Public Private Space Exploration

SpaceX Crew Dragon Demo Flight has splashed down after a two month flight that saw a return of America flying it’s own astronauts to space. I was proud and delighted for NASA to make this incredible and historic achievement. It was a moment of great pride for America and it marked a new era for the space industry and the advancement of human capabilities in science and technology.

To mark the occasion I decided to turn this into a feature of my blog by combining my Science Museum Ambassador work to tell science stories as a live video feature. The idea came to me when I saw one of my friends from university start her own science show blog called Theatre of Science. It went down well to my followers and so I have decided to share it with you by this post. I haven’t got the video so instead I will give you the transcript to the video with links to the pictures that I describe in the video.

Comparing Rockets

The state run space agencies like NASA, ESA, JAXA, ISRO and Roscosmos operate with government funding and rely on public support for their science and their space missions. They rely on national interests in ambitious goals for the types of space missions that they want to achieve. This is a great strategy for the space agency because it generates a vast amount of money that can support their imaginative ways of creating new innovations for rockets, space systems and new forms of technology. However just because they get bucket loads of money from the taxpayer doesn’t necessarily mean that they can build anything. Every dollar they receive comes with strings attached from politicians who expect good value for their money and to serve the public good.

The private space industries don’t have much to worry about in terms of how they run their business or who controls them, but they do have significantly less money than state agencies. But what makes them special is that they are focused on one mission, one goal and one piece of hardware that can provide a useful service at a reasonable price. They also have a lot more space of their own to develop ideas that are untried and untested that would take years wrapped in red tape in a state agency caused by bureaucracy handling paperwork out for everything. Take SpaceX for example they developed a brand-new type of reusable rocket called Falcon 9 that is vastly superior to anything that NASA has developed in it’s history. It’s been so amazing in it’s ability that NASA has outsourced it’s low earth orbit transportation means to SpaceX for resupplying the ISS and now delivering crews to the orbiting laboratory.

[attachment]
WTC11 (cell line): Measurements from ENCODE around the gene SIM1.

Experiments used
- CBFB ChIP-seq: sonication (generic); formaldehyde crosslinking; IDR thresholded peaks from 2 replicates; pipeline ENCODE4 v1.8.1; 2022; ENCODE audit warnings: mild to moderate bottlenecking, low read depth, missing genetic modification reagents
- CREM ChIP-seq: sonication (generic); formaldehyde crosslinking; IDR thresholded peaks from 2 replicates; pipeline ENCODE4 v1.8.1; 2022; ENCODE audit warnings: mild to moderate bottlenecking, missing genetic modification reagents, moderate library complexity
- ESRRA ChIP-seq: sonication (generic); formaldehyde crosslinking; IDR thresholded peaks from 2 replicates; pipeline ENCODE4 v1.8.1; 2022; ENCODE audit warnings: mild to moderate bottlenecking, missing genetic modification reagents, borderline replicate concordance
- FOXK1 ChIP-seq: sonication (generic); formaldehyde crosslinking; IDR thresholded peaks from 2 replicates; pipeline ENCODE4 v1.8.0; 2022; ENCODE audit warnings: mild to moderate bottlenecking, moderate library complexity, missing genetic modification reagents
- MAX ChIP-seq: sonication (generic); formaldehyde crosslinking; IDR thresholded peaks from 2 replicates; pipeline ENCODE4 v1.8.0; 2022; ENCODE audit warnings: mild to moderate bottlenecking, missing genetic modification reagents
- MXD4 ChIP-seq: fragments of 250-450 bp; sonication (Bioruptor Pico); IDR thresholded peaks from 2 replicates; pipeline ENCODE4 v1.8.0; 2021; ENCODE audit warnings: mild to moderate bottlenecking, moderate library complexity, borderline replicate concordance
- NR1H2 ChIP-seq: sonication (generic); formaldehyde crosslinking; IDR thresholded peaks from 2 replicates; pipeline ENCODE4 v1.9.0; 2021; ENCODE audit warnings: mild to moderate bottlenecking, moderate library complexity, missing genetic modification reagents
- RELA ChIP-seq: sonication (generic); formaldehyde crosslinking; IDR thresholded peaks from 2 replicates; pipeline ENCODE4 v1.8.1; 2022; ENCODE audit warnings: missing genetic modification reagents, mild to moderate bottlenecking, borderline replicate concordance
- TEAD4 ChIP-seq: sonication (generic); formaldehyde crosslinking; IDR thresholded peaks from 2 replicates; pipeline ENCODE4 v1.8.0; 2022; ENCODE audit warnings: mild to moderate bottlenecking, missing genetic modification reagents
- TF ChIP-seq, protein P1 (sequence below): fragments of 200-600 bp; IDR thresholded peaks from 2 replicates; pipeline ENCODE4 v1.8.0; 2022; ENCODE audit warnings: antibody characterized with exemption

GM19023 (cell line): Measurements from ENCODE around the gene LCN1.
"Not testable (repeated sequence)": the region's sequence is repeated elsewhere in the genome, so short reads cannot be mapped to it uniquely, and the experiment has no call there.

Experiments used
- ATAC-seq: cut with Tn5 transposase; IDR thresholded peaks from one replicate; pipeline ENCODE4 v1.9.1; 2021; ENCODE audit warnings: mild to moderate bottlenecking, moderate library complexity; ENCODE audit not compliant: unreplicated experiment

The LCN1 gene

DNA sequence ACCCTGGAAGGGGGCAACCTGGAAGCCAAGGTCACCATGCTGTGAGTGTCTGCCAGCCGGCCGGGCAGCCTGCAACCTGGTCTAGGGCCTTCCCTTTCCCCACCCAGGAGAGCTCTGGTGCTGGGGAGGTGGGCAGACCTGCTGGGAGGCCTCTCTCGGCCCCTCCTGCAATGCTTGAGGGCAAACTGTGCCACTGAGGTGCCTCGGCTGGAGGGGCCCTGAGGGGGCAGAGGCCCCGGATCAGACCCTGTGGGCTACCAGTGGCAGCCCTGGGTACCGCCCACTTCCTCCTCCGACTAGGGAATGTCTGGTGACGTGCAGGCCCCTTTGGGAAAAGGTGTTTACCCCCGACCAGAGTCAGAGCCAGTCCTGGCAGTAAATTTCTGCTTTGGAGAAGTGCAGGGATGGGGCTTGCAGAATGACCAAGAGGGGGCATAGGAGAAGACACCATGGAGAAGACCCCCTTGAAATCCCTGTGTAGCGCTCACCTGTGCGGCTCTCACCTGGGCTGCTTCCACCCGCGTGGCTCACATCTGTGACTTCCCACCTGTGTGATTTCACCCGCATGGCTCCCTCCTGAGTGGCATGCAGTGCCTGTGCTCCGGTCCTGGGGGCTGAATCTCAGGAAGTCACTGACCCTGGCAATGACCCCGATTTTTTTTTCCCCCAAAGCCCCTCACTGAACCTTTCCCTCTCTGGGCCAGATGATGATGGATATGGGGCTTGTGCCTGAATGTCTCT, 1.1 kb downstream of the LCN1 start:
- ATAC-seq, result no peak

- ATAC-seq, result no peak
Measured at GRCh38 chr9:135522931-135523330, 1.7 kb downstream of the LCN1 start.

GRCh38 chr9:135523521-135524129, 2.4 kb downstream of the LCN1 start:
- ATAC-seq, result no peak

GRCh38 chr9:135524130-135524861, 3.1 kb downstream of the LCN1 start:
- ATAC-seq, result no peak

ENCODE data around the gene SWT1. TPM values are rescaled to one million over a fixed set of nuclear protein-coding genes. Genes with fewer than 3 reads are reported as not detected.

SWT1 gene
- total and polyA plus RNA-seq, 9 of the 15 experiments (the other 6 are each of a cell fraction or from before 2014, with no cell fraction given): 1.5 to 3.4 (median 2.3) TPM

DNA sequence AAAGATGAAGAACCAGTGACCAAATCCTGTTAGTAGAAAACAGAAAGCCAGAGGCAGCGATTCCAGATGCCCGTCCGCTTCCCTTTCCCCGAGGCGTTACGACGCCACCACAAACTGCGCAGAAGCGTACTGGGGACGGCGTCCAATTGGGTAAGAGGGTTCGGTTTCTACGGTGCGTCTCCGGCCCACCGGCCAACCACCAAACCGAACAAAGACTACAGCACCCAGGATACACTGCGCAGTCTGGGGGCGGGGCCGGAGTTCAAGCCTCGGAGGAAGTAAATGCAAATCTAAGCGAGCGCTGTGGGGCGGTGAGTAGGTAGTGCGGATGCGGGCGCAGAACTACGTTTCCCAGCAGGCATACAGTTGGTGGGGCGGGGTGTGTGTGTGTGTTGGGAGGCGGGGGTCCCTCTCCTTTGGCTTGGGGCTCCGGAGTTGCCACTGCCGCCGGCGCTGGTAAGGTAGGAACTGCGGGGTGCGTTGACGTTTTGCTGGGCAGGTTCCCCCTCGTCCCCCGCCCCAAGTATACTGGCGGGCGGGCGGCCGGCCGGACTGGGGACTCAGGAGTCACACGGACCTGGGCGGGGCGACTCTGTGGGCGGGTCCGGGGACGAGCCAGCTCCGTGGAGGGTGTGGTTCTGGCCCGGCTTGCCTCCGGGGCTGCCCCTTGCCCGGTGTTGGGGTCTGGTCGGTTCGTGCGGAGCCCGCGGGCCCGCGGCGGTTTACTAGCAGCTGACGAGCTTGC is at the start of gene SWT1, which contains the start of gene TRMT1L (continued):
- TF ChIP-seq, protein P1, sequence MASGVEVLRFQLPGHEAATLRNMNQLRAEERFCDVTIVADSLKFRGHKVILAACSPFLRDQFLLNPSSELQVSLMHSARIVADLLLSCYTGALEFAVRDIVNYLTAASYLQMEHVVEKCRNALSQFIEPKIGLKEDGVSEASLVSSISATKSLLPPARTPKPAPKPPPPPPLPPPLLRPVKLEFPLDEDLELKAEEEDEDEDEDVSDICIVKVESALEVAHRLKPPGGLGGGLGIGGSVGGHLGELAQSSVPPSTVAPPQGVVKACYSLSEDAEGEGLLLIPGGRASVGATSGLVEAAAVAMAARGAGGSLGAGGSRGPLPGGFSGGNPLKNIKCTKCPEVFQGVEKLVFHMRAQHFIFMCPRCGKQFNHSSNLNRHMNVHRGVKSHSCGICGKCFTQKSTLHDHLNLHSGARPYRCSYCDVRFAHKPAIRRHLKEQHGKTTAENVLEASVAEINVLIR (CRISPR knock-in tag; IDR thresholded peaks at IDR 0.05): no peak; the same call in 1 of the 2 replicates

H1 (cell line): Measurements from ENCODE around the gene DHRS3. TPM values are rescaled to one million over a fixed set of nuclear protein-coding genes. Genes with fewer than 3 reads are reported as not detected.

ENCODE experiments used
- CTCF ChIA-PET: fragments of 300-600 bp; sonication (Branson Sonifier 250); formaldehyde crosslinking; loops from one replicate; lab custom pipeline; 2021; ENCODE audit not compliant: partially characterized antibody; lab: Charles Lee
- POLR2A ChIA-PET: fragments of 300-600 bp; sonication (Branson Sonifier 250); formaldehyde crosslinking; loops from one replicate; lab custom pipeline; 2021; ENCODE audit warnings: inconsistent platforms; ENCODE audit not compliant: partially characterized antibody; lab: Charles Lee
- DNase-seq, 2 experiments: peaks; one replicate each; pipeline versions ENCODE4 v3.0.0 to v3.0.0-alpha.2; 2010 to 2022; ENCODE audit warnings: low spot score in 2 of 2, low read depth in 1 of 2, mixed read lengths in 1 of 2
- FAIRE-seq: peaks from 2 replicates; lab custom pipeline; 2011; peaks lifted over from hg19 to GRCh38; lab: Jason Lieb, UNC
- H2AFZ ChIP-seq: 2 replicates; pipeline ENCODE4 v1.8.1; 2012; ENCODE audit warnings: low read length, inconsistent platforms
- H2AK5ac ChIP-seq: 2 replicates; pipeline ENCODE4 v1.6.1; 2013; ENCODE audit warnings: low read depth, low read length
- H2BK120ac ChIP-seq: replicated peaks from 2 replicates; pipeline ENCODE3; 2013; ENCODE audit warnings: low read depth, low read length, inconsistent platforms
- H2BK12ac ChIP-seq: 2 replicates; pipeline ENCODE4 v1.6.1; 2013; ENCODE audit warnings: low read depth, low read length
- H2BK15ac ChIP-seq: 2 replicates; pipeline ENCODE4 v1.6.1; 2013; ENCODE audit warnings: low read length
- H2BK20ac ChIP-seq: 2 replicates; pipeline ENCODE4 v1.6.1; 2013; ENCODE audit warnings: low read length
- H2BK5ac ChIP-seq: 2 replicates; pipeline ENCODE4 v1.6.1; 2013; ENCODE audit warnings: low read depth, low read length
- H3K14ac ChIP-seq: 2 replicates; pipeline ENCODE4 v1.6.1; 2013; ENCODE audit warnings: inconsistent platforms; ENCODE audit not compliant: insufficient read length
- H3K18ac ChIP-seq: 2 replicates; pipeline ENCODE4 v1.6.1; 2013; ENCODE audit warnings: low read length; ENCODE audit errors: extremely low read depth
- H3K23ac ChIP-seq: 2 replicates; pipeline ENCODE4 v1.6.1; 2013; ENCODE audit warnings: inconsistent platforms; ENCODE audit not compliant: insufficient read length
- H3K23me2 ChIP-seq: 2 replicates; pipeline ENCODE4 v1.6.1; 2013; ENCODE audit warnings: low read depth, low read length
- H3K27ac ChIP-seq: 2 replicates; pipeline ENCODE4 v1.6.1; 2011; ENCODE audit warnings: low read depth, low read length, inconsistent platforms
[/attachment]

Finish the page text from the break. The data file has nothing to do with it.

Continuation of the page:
Out of the money that NASA gets it has to distribute it across it’s entire operations and has to be very selective about what projects it can build. Say for example it had a number of space scientists that wanted to send 10 space probes to five different planets in a time frame of ten years and it would cost $20 billion for the lot of them. While at the same time the human space flight programme wanted to build a space station that would require the cost of all those interplanetary missions at $15 billion and can be built in eight years providing all those interplanetary space missions are cancelled.

The technology that the space missions require is also an important factor. The newer the technology required the more money is needed in research and development. When President John Kennedy announced in May 1961 for the American nation to achieve the goal of landing a man on the Moon and returning him safely to Earth. To push this goal NASA had to not only work fast but build an entirely new different infrastructure from scratch that had never been seen before. First they had to build a large number of buildings which consisted of launch towers, assembly buildings, training equipment, astronaut villages, laboratories, test stands, equipment factories, and wherever they required private sector involvement contractors for the rockets and spaceships.

Contracting Firms

The Saturn V moon rocket and the Apollo spacecraft wasn’t actually built by NASA themselves, they outsourced those to aerospace companies. The F1 and J1 engines were built by Rocketdyne, the first stage was built by Boeing, the second stage and the Apollo Command and Service modules were built by North American Grumman, the third stage was built by Douglas Aircraft Company built the third stage, Grumman Aerospace built the Lunar Module and the avionic instrument unit was built by IBM. The reason for this is because of a national directive set out in NASA’s policies to spread it’s projects across the country to reflect the national effort of the industrial might of America.